The evidence and gap map relies on a framework for detailing its dimensions, which will be operationalized by using row and column headings . The eCCo project will tackle this issue by pursuing an integrated approach based on the interdependency of its two core activities, as follows: (1) producing an evidence map on conversational agents in health and well-being and (2) consensualizing a taxonomy on the topic. The matrix for the data extraction ( ) was informed by the first draft of this taxonomy, and the evidence map will allow for the identification of international experts who will be involved in the consensus conference. Further, the results of the evidence map will be used to fine-tune the taxonomy draft before the draft is subjected to the scrutiny of international experts. Our research project is in line with the work of Bittner et al [ ], who used an empirical-to-conceptual approach for the development of a taxonomy for conversational agents and drew upon a literature review to identify new subsets of objects. We identified a set of taxonomies in the field, albeit none were health specific [ , ]. The foci of all these taxonomies are design options that do not detail the aspects of the health intervention. Guidelines for reporting on digital health interventions [ , ] have recommended the specification of intervention components and modes of delivery (eg, specifying who delivers the intervention, who receives the intervention, how often the intervention is delivered, the intervention duration, the format of the intervention, and the context in which the intervention is delivered). These requirements were considered when first drafting the eCCo taxonomy.
None of the above-mentioned taxonomies used a scientific consensus process to standardize terminology and categories of conversational agents. This is a limitation that we are addressing via the eCCo project.
In spite of its clear strengths, the review will not be without limitations. Integral to evidence maps is the fact that study outcomes are not extracted to ascertain effects. Moreover, the fact that we will not appraise the quality of primary studies means that we cannot pinpoint research gaps for areas with high volumes of potentially poor-quality studies. Another limitation is that research gaps do not necessarily translate to research needs; when prioritizing research needs, one should consider aspects such as relevance and potential impact. Nonetheless, synthesizing evidence on health-focused conversational agents will facilitate the prioritization of strategic research by commissioners.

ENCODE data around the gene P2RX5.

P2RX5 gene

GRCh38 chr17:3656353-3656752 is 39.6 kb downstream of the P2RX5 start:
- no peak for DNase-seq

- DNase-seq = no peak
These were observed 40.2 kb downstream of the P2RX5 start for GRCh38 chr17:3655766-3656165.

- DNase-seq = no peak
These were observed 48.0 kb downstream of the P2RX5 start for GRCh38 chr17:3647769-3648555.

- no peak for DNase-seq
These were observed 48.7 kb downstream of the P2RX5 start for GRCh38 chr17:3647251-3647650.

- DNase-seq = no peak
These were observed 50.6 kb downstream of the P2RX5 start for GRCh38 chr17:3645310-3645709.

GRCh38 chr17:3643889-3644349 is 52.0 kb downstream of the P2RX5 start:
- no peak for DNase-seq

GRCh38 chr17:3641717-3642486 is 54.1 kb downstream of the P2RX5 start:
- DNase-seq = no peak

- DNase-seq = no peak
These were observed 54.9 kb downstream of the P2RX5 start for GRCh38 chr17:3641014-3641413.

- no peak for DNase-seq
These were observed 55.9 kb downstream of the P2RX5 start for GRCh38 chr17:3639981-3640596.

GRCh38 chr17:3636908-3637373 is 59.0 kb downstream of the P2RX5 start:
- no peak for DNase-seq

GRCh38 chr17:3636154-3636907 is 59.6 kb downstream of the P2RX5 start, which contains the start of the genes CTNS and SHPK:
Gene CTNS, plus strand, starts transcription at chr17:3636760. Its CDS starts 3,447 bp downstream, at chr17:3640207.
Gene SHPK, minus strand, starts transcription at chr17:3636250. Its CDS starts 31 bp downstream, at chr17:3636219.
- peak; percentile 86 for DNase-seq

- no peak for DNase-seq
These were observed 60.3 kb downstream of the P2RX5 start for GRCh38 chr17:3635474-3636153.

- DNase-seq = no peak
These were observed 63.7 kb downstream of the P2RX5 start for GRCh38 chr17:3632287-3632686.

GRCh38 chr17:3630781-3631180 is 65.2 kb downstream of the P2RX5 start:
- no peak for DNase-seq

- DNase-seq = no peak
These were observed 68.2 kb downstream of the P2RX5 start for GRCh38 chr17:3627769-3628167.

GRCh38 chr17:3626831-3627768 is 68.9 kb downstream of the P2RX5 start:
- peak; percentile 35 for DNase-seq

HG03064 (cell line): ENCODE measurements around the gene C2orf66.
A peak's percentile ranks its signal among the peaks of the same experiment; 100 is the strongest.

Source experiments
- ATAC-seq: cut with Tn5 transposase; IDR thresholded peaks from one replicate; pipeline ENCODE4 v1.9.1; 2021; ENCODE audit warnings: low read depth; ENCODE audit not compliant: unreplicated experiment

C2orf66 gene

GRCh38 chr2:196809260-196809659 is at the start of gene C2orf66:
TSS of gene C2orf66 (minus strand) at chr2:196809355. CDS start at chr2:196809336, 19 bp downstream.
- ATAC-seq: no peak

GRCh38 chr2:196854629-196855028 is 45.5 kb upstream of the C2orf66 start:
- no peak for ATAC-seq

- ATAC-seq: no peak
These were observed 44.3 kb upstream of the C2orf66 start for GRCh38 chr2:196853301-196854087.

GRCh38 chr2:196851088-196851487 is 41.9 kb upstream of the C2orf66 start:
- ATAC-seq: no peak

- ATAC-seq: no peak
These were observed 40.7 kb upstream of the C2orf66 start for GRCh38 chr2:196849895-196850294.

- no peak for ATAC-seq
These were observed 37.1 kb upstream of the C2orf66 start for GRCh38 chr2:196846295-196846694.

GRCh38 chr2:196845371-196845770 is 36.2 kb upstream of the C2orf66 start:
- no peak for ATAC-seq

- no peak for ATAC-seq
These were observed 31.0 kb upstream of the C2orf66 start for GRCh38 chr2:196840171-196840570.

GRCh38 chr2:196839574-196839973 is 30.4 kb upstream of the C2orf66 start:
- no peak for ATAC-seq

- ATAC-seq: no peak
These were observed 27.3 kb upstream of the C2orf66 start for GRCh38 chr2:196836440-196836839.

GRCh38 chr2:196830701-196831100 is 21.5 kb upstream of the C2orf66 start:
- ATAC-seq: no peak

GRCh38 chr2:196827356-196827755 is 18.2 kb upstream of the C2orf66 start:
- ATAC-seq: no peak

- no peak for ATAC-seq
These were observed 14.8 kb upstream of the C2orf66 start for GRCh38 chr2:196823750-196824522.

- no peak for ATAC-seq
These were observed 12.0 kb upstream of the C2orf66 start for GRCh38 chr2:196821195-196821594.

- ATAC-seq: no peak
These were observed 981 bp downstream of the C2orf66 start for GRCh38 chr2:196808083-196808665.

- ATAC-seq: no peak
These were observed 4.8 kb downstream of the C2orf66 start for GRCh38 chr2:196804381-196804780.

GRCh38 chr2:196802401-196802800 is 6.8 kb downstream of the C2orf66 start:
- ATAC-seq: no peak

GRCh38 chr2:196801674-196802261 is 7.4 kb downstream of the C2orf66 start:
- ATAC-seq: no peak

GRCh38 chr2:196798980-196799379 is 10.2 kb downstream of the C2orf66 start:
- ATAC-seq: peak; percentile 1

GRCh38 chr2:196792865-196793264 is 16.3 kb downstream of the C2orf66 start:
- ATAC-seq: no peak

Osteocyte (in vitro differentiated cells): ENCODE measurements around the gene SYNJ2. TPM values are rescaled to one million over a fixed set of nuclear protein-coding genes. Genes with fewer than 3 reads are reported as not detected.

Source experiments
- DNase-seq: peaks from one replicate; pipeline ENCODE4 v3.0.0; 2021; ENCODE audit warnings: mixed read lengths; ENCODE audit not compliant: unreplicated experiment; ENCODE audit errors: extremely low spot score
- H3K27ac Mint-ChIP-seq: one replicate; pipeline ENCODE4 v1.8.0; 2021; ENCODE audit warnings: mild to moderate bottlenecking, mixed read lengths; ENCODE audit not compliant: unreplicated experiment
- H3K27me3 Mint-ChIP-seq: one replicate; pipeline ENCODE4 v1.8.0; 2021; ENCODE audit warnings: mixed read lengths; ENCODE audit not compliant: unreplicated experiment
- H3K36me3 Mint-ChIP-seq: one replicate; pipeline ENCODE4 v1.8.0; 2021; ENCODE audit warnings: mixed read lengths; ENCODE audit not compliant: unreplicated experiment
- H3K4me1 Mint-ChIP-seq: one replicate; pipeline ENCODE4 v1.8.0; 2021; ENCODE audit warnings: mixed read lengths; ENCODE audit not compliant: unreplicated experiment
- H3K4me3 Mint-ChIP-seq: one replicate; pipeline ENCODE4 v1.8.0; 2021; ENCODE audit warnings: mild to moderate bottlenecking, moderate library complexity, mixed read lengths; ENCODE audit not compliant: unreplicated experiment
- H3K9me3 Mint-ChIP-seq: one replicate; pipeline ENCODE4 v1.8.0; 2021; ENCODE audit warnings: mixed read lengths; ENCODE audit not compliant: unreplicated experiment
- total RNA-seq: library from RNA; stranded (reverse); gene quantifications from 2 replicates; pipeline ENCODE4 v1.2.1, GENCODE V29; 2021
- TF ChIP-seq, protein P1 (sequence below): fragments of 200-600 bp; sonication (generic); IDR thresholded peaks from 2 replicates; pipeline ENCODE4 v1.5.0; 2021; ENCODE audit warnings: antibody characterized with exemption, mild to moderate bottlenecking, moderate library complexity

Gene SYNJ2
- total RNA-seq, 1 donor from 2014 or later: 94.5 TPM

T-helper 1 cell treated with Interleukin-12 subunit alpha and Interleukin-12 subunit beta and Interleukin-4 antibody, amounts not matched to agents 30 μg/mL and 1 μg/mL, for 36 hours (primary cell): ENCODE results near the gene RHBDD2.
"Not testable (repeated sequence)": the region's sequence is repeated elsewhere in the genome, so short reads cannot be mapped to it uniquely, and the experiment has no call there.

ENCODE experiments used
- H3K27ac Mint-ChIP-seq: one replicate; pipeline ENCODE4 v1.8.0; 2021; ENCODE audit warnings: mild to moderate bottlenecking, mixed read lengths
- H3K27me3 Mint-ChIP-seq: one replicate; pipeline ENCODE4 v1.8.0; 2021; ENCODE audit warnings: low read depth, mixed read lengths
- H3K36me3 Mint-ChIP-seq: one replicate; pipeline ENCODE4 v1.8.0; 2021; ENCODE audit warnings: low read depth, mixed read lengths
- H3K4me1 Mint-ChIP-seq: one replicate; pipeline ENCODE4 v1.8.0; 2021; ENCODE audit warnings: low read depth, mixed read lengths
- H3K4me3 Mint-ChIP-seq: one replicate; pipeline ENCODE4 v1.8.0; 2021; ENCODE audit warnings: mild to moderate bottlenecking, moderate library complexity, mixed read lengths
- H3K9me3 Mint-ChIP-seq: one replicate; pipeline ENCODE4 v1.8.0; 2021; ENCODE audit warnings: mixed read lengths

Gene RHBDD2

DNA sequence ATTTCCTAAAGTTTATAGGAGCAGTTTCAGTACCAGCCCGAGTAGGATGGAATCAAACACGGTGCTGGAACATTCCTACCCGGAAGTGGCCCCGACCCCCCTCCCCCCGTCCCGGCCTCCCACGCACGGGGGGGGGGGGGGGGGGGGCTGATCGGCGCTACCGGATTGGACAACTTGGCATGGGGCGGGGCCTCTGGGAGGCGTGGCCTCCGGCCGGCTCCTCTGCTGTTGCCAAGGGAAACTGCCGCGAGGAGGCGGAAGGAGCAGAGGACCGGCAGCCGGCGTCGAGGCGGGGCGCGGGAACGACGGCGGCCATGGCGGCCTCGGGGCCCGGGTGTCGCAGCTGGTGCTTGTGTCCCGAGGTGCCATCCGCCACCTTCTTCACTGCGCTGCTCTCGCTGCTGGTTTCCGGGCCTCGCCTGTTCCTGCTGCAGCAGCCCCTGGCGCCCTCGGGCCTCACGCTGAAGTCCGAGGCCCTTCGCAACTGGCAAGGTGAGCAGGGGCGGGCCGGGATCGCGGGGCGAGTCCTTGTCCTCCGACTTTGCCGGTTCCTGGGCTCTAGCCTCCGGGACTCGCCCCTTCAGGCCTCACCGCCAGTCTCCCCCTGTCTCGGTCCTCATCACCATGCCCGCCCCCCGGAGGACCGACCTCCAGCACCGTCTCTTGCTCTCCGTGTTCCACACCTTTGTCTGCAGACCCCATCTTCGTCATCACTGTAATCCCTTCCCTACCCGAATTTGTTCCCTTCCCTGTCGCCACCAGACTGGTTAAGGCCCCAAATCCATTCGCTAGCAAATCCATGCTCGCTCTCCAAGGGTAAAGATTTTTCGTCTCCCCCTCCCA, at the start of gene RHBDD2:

In addition to fostering collaboration, we envisage that the open, searchable database will also contribute to bridging the translational gap by, for instance, identifying projects with a higher technology readiness level. Such projects can more easily reach the market via partnerships with the business sector.
This study is part of the Harnessing the Power of Conversational e-Coaches for Health and Well-being Through Swiss-Portuguese Collaboration project, which was awarded a grant for joint Swiss-Portuguese academic projects and funded by the Haute Ecole Spécialisée de Suisse occidentale (University of Applied Sciences and Arts Western Switzerland) and the Conselho Coordenador dos Institutos Superiores Politécnicos (Portuguese Polytechnics Coordinating Council). The sponsors did not have any role in the design, execution, and reporting of the study.
MPG, LA, and EM designed the study. The remaining authors contributed to iteratively conceiving the study in more detail. MPG, HRH, MEK, CB, JB, and IBF prepared the protocol, and revisions were made by the remaining authors. HRH and MEK conducted the literature searches. All authors except MPG executed the first stage of screening.
Conflicts of Interest
MEDLINE and Google Scholar search.PDF File (Adobe PDF File), 75 KB
Preliminary data extraction form.PDF File (Adobe PDF File), 85 KB
Operational definitions.PDF File (Adobe PDF File), 119 KB
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|AMSTAR: A Measurement Tool to Assess Systematic Reviews|
|EBSCO: Elton B. Stephens Company|
|eCCo: Harnessing the Power of Conversational e-Coaches for Health and Well-being Through Swiss-Portuguese Collaboration|
|JBI: Joanna Briggs Institute|
|NCD: noncommunicable disease|
|PRISMA: Preferred Reporting Items for Systematic Reviews and Meta-Analyses|
|ROBIS: Risk of Bias Assessment Tool for Systematic Reviews|
Edited by G Eysenbach; submitted 21.12.20; peer-reviewed by D Dhinagaran, T Schachner, H Sharifi; comments to author 08.03.21; revised version received 31.05.21; accepted 10.06.21; published 17.09.21Copyright
©Mara Pereira Guerreiro, Leonardo Angelini, Helga Rafael Henriques, Mira El Kamali, Cristina Baixinho, João Balsa, Isa Brito Félix, Omar Abou Khaled, Maria Beatriz Carmo, Ana Paula Cláudio, Maurizio Caon, Karl Daher, Bruno Alexandre, Mafalda Padinha, Elena Mugellini. Originally published in JMIR Research Protocols (https://www.researchprotocols.org), 17.09.2021.